Bluetooth is supposed to be the solution for this. By now, pretty much every sound-outputting device on the planet supports Bluetooth out of the box, and a Bluetooth headphone is supposed to be able to connect to any of these. The latest versions of Bluetooth can also carry fairly high-quality audio. The only problem is that Bluetooth is a huge mess and never works as it should. It was not mainly designed for audio transmission, but basically tries to be a universal solution for everything wireless (mouse, keyboard, file transmission etc.), and (in my experience) pretty much fails at all of it. First you need to “pair” your device and your headphones. Maybe there are some high-end super expensive headphones where you just have to press one or two buttons, but I have never been able to do this smoothly. It inevitably takes five minutes to pair them the first time, and since most headphones can only be paired to one or a few devices at the same time, you have to go through this process fairly regularly. When they are paired, the device and the headphones are supposed to connect automatically when they get in each other’s range. Unfortunately, about halv of the time they won’t connect automatically, and I have to go into weird menus and try several times and finally just unpair and pair again and repeat until I can finally listen to that damn song. And even if I manage to connect them properly, there are still problems. Whenever I connect my Android to the car sound system (after unpairing and pairing etc.), the car usually decides that I only want to use it for calls, and I have to manually force it to play all audio through the car speakers. At which point it suddenly starts playing whatever music or audiobook I was last listening to before connecting, without waiting for me to press any “play” button. Which is great sometimes, and really incredibly annoying most of the time. Especially when I get into the car with my phone with Bluetooth on, and it inexplicably manages to do all of the connecting etc. by itself, and after one and a half minute of driving suddenly starts booming out trance music on the highest volume.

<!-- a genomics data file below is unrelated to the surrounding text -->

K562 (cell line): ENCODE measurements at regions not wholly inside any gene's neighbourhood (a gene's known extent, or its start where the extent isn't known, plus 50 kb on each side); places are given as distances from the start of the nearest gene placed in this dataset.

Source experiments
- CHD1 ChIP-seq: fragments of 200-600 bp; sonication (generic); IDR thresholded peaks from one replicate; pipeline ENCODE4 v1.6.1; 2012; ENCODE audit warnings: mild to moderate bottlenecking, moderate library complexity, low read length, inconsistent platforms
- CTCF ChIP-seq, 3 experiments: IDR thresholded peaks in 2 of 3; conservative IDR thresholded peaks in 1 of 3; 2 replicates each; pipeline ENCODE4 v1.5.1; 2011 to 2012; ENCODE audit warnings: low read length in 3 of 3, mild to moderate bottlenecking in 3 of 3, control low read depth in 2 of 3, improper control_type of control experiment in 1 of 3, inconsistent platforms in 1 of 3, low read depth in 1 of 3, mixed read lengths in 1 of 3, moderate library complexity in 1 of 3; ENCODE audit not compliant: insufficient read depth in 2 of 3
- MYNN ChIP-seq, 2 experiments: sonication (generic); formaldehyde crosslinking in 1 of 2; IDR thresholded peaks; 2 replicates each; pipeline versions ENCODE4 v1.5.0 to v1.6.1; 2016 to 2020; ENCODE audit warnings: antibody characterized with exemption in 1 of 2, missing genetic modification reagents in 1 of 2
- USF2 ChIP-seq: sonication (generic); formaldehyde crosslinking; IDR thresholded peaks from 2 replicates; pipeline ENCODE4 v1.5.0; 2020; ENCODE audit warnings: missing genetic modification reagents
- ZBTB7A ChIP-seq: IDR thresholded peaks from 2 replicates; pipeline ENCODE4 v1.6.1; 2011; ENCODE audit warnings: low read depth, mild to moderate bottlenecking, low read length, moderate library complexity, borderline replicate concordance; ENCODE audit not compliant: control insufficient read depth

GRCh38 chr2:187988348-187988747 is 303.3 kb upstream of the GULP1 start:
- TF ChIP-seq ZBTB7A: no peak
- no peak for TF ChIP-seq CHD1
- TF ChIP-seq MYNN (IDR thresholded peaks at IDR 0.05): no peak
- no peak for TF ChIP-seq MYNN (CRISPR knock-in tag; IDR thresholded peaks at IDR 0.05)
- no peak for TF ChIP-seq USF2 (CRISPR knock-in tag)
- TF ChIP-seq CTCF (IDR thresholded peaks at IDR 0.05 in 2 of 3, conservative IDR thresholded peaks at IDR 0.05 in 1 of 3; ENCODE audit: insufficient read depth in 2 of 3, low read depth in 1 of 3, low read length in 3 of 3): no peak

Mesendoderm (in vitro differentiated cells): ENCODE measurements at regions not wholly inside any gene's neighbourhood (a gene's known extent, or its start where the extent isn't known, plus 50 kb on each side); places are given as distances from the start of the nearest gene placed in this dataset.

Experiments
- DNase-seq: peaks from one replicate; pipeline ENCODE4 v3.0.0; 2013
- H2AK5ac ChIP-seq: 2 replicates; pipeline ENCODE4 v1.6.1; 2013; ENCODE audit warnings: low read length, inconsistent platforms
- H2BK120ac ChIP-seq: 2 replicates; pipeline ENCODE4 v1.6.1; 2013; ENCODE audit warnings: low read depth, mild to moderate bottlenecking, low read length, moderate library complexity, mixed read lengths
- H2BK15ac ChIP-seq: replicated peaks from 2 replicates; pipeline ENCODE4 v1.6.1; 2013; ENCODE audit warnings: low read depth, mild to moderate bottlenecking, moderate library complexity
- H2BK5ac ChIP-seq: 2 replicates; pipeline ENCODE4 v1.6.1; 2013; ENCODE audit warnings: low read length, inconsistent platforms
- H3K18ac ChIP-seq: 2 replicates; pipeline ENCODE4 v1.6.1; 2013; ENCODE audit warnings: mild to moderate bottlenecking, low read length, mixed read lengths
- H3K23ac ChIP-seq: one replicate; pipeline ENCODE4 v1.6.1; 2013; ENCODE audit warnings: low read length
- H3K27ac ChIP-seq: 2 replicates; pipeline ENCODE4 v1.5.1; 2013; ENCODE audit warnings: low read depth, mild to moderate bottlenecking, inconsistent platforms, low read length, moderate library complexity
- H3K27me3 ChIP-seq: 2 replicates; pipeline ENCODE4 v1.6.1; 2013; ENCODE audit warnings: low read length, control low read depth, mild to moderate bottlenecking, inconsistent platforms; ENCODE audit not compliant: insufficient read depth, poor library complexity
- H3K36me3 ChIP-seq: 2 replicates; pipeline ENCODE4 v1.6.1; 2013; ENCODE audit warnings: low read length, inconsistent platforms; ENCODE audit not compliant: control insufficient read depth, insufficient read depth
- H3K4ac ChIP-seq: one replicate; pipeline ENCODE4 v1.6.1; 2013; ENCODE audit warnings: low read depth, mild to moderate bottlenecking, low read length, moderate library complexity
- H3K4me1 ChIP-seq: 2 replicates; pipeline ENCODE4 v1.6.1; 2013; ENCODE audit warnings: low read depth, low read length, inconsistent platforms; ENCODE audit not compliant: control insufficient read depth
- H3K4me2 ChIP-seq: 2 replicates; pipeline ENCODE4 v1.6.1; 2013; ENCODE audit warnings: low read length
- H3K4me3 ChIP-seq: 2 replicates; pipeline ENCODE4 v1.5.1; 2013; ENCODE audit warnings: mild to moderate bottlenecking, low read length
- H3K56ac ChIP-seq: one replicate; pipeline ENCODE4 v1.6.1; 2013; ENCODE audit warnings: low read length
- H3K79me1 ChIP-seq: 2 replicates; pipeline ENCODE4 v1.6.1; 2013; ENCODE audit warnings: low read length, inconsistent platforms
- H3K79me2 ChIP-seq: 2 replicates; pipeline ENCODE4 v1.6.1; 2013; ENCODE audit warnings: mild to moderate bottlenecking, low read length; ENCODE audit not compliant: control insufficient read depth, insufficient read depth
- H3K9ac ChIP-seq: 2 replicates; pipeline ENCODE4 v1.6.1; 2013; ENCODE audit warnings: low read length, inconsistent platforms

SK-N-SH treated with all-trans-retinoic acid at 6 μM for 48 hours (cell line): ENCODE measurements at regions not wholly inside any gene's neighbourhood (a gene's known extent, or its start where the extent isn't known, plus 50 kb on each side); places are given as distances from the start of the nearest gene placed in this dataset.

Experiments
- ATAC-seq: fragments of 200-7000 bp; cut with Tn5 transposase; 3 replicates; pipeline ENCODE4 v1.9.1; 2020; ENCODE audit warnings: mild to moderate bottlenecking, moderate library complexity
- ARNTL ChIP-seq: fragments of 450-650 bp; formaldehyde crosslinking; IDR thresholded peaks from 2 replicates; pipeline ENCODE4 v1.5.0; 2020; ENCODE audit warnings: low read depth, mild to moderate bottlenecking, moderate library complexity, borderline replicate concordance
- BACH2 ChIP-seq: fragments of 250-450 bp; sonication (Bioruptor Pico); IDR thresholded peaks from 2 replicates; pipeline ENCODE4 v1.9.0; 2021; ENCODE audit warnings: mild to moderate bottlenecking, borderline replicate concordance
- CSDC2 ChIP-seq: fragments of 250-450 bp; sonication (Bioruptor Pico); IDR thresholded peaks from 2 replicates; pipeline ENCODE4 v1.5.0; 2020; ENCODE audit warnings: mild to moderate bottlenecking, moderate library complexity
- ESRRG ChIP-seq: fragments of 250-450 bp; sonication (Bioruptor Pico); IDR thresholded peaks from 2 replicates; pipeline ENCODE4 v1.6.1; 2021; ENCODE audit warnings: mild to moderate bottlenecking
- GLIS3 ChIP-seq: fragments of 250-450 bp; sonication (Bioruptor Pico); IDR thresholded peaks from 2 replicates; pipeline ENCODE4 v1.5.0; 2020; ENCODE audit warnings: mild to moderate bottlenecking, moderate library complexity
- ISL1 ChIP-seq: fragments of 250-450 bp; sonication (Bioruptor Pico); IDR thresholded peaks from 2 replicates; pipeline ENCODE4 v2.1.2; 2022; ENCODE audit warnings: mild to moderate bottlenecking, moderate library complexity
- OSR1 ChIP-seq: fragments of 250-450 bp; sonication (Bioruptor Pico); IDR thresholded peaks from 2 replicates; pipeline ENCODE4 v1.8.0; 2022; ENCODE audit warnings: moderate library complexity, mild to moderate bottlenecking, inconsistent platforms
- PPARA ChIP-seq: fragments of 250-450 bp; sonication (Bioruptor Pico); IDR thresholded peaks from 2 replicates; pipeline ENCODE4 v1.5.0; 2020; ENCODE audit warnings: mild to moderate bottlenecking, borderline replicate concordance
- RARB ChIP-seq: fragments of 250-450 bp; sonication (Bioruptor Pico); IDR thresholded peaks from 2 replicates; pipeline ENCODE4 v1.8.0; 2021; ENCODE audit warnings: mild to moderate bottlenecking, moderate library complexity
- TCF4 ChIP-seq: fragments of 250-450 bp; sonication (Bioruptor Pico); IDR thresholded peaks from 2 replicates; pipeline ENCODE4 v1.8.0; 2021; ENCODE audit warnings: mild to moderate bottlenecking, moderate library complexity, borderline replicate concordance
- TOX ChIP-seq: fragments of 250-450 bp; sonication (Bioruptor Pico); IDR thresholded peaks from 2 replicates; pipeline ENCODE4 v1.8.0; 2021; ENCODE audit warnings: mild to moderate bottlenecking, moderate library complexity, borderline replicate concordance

And all of this is a huge shame, because if Bluetooth was properly designed from the start, with strict standards and a strong emphasis on ease of connection, I bet almost nobody would still be using corded headphones today. Instead, many manufacturers have started making the third type of wireless audio device I listed above; the one with a standalone transmitter, which is connected to the audio source through a standard audio jack cable. I actually thought it was a joke the first time I saw one of these: what is even the point of a “wireless” solution if you need the same audio cable (plus power cables!) to make it work? And then I went ahead and bought a pair, and I am super happy with them and use them all the time. The only problem, of course, is that I can only use them in the house, near the transmitter. Whenever I go out, I still use corded headphones.